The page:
Employee & Community Health

Top 8 tips for safe fall boating

9/11/2017 by Dr. Matthew Bernard

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While summer may be fading fast, the boating season in the Upper Midwest can extend until lakes and rivers ice over. But cooler weather also means colder water, which makes fall boating more hazardous.

In 2016, the U.S. Coast Guard logged 4,463 boating accidents over the course of the year. 

  • Those accidents led to 701 deaths.
  • Where cause of death was known, 80% drowned. Of those drowning victims, 83% were not wearing a life jacket. 
  • Eight out of 10 boaters who drowned were in vessels less than 21 feet long; the highest percentage of deaths (47%) involved open motorboats.

Here are the top eight tips for having a safe boating experience during autumn fishing and waterfowl hunting seasons.

Tip #8: Assess the risk ahead of time - think about what could go wrong and prepare for the worst-case scenario. 

Tip #7: Be sure your boat and motor are in good operating condition. 

Tip #6: Have safety equipment on hand. Carry a VHF (weather) radio. If you bring a cell phone, put it in a waterproof box or pouch attached to your clothing. A strobe light, whistle or emergency position indicating radio beacon (EPIRB) will increase your chance of being rescued if your boat is disabled or you end up in the water. 

Tip #5: Dress in layers, including a hat. High-tech fabrics can help keep you warm and dry without a lot of bulk. Avoid cotton, which provides little insulation and gets heavy when wet. Bring a change of clothing in a waterproof container. 

Tip #4: Leave a float plan with a friend, family member or neighbor that spells out where you're going, how long you expect to be out and who to call if you fail to return as scheduled.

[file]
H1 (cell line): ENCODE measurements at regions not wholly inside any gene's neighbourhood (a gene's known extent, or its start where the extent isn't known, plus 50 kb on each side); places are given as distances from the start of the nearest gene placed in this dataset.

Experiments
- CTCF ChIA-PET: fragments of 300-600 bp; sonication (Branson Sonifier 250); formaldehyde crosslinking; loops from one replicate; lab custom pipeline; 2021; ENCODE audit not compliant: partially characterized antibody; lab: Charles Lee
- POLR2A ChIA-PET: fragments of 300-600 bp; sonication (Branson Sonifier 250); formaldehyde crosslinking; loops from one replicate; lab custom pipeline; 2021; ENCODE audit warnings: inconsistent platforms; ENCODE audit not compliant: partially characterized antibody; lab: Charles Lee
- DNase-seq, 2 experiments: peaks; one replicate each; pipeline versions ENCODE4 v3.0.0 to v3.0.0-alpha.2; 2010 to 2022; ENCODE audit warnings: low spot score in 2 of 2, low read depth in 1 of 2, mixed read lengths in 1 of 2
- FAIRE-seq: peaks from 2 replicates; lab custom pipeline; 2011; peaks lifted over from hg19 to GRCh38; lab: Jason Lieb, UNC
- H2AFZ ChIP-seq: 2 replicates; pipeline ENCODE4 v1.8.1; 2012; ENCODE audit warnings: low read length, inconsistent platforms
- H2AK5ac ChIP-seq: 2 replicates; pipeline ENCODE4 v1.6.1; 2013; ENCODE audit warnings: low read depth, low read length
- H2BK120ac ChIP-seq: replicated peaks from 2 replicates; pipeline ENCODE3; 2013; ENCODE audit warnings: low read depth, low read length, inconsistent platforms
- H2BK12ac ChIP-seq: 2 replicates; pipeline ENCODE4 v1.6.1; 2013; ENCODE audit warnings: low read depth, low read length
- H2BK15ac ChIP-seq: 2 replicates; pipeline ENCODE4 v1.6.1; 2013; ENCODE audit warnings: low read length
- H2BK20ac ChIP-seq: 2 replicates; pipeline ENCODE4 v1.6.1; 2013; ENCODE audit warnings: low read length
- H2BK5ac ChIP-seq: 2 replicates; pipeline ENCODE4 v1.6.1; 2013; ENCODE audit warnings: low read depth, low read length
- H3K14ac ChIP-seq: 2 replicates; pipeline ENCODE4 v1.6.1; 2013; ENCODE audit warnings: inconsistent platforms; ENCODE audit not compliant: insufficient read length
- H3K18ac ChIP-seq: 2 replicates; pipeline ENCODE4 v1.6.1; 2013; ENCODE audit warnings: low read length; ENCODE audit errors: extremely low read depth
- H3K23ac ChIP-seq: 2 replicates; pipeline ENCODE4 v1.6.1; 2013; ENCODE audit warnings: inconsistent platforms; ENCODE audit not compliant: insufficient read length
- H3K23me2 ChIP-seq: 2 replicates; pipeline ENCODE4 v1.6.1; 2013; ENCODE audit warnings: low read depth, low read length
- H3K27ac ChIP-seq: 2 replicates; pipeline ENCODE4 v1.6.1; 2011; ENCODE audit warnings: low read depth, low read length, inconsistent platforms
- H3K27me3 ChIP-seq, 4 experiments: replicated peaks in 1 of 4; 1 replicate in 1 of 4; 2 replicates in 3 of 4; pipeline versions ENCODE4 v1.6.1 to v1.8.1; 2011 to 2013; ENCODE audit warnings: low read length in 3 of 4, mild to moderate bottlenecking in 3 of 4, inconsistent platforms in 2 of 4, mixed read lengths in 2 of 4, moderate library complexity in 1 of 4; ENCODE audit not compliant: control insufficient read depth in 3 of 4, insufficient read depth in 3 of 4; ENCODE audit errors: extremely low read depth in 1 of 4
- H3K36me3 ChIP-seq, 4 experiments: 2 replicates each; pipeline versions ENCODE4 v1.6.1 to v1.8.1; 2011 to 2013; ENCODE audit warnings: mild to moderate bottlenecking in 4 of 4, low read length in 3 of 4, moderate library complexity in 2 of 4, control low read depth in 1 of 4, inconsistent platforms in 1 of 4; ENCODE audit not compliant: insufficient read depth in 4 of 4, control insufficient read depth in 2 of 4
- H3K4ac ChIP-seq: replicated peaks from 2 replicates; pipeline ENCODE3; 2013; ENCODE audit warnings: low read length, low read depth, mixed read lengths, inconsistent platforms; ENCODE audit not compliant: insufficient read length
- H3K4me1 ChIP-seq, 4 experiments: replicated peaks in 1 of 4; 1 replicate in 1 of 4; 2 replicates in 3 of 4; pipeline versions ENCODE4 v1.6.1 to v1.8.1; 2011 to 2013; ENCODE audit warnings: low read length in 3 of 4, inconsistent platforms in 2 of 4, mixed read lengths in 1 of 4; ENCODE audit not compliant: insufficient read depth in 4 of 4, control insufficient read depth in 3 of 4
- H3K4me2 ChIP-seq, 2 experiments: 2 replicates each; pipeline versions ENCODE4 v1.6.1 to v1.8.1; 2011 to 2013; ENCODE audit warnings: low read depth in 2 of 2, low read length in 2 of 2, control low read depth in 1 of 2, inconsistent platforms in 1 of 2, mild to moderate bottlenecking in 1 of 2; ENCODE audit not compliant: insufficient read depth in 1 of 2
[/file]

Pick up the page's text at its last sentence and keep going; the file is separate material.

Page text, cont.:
Tip #3: Check the weather forecast before you launch. Fall storms can arise without much warning. Remember the Edmund Fitzgerald. 

Tip #2: Boat safe and sober - save the alcohol for when you've returned safely. 

And the #1 tip is: WEAR A LIFE JACKET! Your body can lose heat 25 times faster in cold water than in cold air. Buckle or zip up your life jacket before you leave the dock - putting it on once you've fallen into the water is almost impossible. 

Sudden contact with cold water can have a severe effect on your body including heart attack, quick loss of body heat and inhaling water by gasping - all of which can lead to drowning. A life jacket can keep your head above water, help keep you warm, and provide a chance for rescue. To increase visibility in the water, add reflective tape to your life jacket. 

A vest-style life jacket is preferred; if you do a lot of cold-weather boating, you may want to consider one designed especially for hypothermia protection. (Note to every boater's loved ones: A life jacket makes a great gift.)

Dr. Matthew Bernard is a family physician in Employee and Community Health (ECH). He also serves as chair of Mayo Clinic's Department of Family Medicine.